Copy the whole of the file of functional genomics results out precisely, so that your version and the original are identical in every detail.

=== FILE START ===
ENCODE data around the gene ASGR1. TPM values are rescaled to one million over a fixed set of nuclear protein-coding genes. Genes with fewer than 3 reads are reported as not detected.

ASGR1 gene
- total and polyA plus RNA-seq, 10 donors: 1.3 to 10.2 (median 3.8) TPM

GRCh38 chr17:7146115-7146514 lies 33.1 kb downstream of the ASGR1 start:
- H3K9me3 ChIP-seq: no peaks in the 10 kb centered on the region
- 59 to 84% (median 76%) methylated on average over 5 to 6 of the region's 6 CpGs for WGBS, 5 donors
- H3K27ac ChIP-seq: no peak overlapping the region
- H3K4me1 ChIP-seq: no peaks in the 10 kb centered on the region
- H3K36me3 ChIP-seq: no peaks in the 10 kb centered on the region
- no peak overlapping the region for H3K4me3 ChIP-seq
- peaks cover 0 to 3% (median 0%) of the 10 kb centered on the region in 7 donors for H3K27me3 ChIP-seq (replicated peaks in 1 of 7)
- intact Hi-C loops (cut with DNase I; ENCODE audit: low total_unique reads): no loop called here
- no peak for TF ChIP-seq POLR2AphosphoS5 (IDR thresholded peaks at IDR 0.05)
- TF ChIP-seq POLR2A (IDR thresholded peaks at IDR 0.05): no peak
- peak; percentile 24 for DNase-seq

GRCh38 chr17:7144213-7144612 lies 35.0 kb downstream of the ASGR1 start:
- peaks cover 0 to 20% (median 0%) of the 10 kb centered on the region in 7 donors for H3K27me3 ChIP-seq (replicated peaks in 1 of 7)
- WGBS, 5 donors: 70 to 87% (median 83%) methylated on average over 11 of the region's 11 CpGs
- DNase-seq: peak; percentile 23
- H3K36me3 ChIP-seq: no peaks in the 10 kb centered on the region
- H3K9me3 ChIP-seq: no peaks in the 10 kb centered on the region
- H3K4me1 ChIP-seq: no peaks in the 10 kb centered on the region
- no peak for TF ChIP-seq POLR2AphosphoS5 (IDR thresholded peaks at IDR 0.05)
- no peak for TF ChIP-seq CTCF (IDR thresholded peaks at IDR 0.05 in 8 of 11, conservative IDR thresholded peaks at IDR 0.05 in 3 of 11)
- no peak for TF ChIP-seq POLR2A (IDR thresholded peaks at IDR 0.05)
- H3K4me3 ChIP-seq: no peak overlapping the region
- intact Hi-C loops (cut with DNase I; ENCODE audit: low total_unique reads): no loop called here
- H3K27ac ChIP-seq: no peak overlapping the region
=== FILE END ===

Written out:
ENCODE data around the gene ASGR1. TPM values are rescaled to one million over a fixed set of nuclear protein-coding genes. Genes with fewer than 3 reads are reported as not detected.

ASGR1 gene
- total and polyA plus RNA-seq, 10 donors: 1.3 to 10.2 (median 3.8) TPM

GRCh38 chr17:7146115-7146514 lies 33.1 kb downstream of the ASGR1 start:
- H3K9me3 ChIP-seq: no peaks in the 10 kb centered on the region
- 59 to 84% (median 76%) methylated on average over 5 to 6 of the region's 6 CpGs for WGBS, 5 donors
- H3K27ac ChIP-seq: no peak overlapping the region
- H3K4me1 ChIP-seq: no peaks in the 10 kb centered on the region
- H3K36me3 ChIP-seq: no peaks in the 10 kb centered on the region
- no peak overlapping the region for H3K4me3 ChIP-seq
- peaks cover 0 to 3% (median 0%) of the 10 kb centered on the region in 7 donors for H3K27me3 ChIP-seq (replicated peaks in 1 of 7)
- intact Hi-C loops (cut with DNase I; ENCODE audit: low total_unique reads): no loop called here
- no peak for TF ChIP-seq POLR2AphosphoS5 (IDR thresholded peaks at IDR 0.05)
- TF ChIP-seq POLR2A (IDR thresholded peaks at IDR 0.05): no peak
- peak; percentile 24 for DNase-seq

GRCh38 chr17:7144213-7144612 lies 35.0 kb downstream of the ASGR1 start:
- peaks cover 0 to 20% (median 0%) of the 10 kb centered on the region in 7 donors for H3K27me3 ChIP-seq (replicated peaks in 1 of 7)
- WGBS, 5 donors: 70 to 87% (median 83%) methylated on average over 11 of the region's 11 CpGs
- DNase-seq: peak; percentile 23
- H3K36me3 ChIP-seq: no peaks in the 10 kb centered on the region
- H3K9me3 ChIP-seq: no peaks in the 10 kb centered on the region
- H3K4me1 ChIP-seq: no peaks in the 10 kb centered on the region
- no peak for TF ChIP-seq POLR2AphosphoS5 (IDR thresholded peaks at IDR 0.05)
- no peak for TF ChIP-seq CTCF (IDR thresholded peaks at IDR 0.05 in 8 of 11, conservative IDR thresholded peaks at IDR 0.05 in 3 of 11)
- no peak for TF ChIP-seq POLR2A (IDR thresholded peaks at IDR 0.05)
- H3K4me3 ChIP-seq: no peak overlapping the region
- intact Hi-C loops (cut with DNase I; ENCODE audit: low total_unique reads): no loop called here
- H3K27ac ChIP-seq: no peak overlapping the region